Thursday, September 04, 2014

Trip Story: Colorado Springs

Time for the next installment of my trip stories about our recent Colorado vacation!

After our brief detour to the southern part of Colorado, we headed back toward the mountains, by way of Colorado Springs. The drive from Alamosa to Colorado Springs was just long enough that we needed a stop to break it up, so we stopped in Pueblo for lunch. I am of the age where I associate Pueblo, CO, with public service advertisements that played during my Saturday morning cartoon viewing, telling me to write to some government office in Pueblo to request some pamphlets- I think maybe about small business ownership? I can't remember that detail. But I can still hear the voice announcing the address in my head. It was a folksy male voice. Of course, the only part of the address I remember is "Pueblo, CO."

So, I was sort of excited to see this town. It turns out to be a mid-sized town, probably struggling in the way that many mid-sized towns are these days. But it has a nice riverwalk, and we had lunch along that. Then we strolled the riverwalk for a bit, although Mr. Snarky complained that it was too hot for much of that stroll. He does not like temperatures that get above about 80 degrees F. It is a good thing I moved to San Diego when he said he'd come to America to live with me. He claims he liked New Jersey (where I was living at the time), but he was never there for the summer.

Anyway, we got to Colorado Springs early, got checked in to our hotel, had a nice dinner at the Phantom Canyon Brewing Company downtown , and still had time to go check out The Garden of the Gods, which was #1 on my list of things to see in Colorado Springs.

It starts off slow
The Garden of the Gods was indeed spectacular, and if you get the chance, you should go see it.

That's Petunia in the picture, for scale
Near a popular spot with a large, balanced rock you can pretend to support (and oh, yes, we did pretend that, and took pictures, too), there were some rocks that were perfect for little kids to clamber over. So we did that.

In my defense, the kids are the ones who like to match their clothes.

The next morning, we headed to the Manitou Cliff Dwellings, to pass the time before our scheduled train ride to the top of Pike's Peak (#1 on Mr. Snarky's list of things to do in Colorado Springs).

Historic homes
The cliff dwellings were home to the Anasazi people, who also left cliff dwellings in Arizona, near where I grew up. Therefore, these were not the first such cliff dwellings that I had visited, but they were the first my kids had ever seen, and they were impressed.

They particularly enjoyed grinding corn:

You'll note from that picture that the kids are wearing rain jackets. This was the first day of our trip on which it rained. I was bummed, because I was worried that the rain would ruin our train ride up Pike's Peak.

It turns out, we went above the clouds.

That is one of the other trains ahead of us. There were three trains that went up together.
If you look closely in that last picture, you'll see a marmot on the track, which is why we're stopped. Here's a closer view of one:

I had no idea marmots were so cute
The extra rail down the middle is for the cog- this is a cog railway, since the ascent is too steep for a regular train.

The clouds below us did impede our view, so we didn't get the grand panoramic view for which Pikes Peak is known. (It is not the only "fourteener," or mountain of 14,000 feet or more, in Colorado, but it is the only one that is not surrounded by other tall mountains, so it provides a particularly panoramic viewpoint.) Still, the view was nice.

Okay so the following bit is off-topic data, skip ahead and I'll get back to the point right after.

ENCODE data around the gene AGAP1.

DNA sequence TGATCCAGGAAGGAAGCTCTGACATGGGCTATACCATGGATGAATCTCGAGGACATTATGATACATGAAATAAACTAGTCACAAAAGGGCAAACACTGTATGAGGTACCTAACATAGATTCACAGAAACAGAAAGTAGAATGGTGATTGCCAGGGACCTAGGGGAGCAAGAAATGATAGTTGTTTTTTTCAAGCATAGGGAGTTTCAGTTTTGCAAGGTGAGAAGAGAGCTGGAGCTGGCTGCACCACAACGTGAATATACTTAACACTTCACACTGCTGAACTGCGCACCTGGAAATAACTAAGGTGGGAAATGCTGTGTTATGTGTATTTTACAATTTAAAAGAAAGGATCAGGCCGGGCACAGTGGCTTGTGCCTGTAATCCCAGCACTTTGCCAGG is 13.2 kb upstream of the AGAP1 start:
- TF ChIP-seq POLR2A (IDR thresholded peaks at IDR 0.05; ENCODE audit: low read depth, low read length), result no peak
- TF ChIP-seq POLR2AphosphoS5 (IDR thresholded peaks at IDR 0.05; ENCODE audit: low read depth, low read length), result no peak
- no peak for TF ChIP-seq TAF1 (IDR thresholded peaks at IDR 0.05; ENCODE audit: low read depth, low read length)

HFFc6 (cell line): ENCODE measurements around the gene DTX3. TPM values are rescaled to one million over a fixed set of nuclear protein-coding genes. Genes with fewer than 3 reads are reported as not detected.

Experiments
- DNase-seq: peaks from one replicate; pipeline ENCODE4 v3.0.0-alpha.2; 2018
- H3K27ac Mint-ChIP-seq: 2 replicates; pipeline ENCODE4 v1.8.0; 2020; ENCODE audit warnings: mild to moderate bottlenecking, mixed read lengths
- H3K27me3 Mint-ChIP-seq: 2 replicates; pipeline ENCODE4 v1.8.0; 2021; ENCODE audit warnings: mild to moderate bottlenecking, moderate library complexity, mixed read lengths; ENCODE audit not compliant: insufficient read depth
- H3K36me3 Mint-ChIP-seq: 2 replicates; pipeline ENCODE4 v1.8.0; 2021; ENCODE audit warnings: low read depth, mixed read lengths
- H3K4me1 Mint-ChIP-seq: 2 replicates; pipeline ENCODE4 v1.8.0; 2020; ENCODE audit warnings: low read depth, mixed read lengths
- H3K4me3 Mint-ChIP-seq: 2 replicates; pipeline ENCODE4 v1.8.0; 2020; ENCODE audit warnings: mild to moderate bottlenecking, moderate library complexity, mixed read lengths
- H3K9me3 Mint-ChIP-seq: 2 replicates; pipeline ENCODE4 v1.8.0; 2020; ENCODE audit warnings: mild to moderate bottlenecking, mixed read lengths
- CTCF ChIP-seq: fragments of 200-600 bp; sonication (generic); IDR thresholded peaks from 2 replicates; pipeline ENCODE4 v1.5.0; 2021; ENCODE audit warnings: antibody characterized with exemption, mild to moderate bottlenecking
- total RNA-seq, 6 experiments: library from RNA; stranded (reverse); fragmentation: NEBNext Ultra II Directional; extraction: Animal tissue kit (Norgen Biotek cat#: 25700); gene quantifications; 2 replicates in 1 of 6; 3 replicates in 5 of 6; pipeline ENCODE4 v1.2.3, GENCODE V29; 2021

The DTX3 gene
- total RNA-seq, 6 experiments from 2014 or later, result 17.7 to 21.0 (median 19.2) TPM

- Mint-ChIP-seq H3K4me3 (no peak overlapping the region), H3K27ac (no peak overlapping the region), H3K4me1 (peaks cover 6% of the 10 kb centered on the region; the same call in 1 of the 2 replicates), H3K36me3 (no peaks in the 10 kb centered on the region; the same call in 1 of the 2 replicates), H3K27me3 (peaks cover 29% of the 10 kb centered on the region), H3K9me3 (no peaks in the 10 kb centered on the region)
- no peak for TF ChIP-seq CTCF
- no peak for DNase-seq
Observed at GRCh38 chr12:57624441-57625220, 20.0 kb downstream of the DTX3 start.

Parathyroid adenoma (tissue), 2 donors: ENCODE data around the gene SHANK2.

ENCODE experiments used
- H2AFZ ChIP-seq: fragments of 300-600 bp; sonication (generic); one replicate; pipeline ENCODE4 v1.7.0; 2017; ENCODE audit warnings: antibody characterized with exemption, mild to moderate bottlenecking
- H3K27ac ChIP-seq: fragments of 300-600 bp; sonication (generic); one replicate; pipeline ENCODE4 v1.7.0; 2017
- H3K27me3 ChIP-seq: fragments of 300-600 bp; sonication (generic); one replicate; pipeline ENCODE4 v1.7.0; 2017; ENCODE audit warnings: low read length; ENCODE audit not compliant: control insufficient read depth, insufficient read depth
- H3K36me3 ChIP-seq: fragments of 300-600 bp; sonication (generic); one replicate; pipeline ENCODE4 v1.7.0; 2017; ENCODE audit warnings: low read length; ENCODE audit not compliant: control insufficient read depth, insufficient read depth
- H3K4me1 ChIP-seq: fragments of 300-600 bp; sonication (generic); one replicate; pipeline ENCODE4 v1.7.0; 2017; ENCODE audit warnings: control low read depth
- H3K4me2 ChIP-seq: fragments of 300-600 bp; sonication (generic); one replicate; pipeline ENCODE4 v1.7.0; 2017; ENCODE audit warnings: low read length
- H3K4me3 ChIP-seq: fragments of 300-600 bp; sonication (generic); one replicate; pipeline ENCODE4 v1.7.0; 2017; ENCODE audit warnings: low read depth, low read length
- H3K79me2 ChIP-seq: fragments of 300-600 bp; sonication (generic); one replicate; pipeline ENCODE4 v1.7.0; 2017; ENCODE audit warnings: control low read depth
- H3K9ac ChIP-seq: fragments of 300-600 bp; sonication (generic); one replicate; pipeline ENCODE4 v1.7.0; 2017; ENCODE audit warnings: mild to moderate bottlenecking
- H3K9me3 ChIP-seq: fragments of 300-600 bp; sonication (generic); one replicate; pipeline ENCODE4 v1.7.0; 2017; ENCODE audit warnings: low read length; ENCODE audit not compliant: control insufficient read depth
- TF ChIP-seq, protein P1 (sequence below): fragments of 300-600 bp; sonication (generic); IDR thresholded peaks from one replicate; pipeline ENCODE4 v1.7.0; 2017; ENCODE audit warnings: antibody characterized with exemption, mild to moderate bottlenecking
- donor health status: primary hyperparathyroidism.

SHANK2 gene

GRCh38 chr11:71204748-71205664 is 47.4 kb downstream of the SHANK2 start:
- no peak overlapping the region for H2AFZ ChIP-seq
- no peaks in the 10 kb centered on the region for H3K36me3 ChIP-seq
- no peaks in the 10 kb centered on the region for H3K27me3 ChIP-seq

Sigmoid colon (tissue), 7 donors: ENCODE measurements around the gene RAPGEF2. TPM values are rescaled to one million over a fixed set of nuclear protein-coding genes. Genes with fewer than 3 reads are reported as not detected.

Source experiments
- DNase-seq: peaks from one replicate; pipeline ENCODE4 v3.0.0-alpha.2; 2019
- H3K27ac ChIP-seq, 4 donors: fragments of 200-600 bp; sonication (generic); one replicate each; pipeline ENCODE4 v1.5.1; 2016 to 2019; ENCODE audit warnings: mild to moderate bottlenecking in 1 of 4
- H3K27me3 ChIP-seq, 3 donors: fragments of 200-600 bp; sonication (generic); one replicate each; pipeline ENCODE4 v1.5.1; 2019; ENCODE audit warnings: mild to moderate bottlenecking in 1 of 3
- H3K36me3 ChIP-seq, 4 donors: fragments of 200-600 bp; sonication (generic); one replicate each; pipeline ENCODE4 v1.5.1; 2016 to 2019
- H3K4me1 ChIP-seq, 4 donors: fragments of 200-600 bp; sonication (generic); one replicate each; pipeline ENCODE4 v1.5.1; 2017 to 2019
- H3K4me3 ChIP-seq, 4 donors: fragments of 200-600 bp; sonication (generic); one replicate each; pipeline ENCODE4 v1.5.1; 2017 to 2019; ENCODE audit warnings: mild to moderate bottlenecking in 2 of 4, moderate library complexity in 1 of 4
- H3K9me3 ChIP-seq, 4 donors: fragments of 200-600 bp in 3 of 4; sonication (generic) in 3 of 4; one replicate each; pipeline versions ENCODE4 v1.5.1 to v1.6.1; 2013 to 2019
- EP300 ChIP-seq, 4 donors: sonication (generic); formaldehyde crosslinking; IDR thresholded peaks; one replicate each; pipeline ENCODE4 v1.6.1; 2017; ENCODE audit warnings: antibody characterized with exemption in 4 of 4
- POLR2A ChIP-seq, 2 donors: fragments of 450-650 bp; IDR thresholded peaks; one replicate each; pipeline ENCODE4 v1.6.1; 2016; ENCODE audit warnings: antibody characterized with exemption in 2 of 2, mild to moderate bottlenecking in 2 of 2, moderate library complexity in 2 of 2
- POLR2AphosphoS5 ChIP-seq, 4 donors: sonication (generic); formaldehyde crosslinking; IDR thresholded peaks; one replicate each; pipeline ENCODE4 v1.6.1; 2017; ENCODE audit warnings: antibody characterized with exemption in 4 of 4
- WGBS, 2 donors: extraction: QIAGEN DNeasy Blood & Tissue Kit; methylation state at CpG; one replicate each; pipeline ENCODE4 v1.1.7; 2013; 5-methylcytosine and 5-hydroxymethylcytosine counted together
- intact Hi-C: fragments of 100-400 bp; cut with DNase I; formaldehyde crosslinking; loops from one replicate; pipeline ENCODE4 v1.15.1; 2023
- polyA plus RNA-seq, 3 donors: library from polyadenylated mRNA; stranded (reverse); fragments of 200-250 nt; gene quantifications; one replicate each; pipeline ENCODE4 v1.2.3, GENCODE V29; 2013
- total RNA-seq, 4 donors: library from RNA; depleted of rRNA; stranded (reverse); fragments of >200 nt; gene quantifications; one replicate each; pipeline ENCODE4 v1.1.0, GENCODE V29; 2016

Pumpkin and Petunia admire the view
The kids were cold, though, and not as impressed with the view as their father. Meanwhile, I was experiencing some negative effects from the altitude- I was starting to get tunnel vision. So I was happy that we only had about 15 minutes at the peak before we boarded our train for the ride back down. We could have driven to the top, but I was worried the windy road would make me and the kids carsick, so I bought us train tickets. I'm glad I did, because the train whistle was the only thing that made Mr. Snarky stop taking pictures and leave. If we were in charge of our own schedule, I might have had a hard time convincing him that, no, really, there were weird shimmery things where my peripheral vision should be and we needed to leave.

On the way down the mountain we saw some big horn sheep, which was pretty cool.


I had hoped to explore Old Colorado City after the train ride, and maybe get dinner there. The kids co-operated with that plan long enough to get some ice cream, but then got too whiny to tolerate, so we headed back to the hotel instead. We had dinner at a chain restaurant near our hotel and called the visit done. The kids were bitterly disappointed that we hadn't gone swimming in the hotel pool, so everyone was a little grumpy as we got ready for bed.

We had a suite, though, so Mr. Snarky and I got a chance to unwind with a beer or two before we called it a night. As I leafed through the hotel room travel brochure and sipped my beer, I noticed that there was one local attraction we had missed:

A Creation Tour through a local canyon, to see evidence of the Biblical Flood
It is probably for the best. I doubt Mr. Snarky could have behaved himself.


  1. Anonymous5:03 AM

    Your kids have gotten so BIG!

    1. I know! They are huge. And so grown up. Thank goodness Petunia is still a snuggler, even at almost 5.

  2. I laughed out loud at your caption for the photo of the girls in the same dress. Very sweet that they like to dress the same.

    1. Before I had kids, I swore I'd never dress them in matching clothes. So of course my kids LOVE to wear matching clothes!


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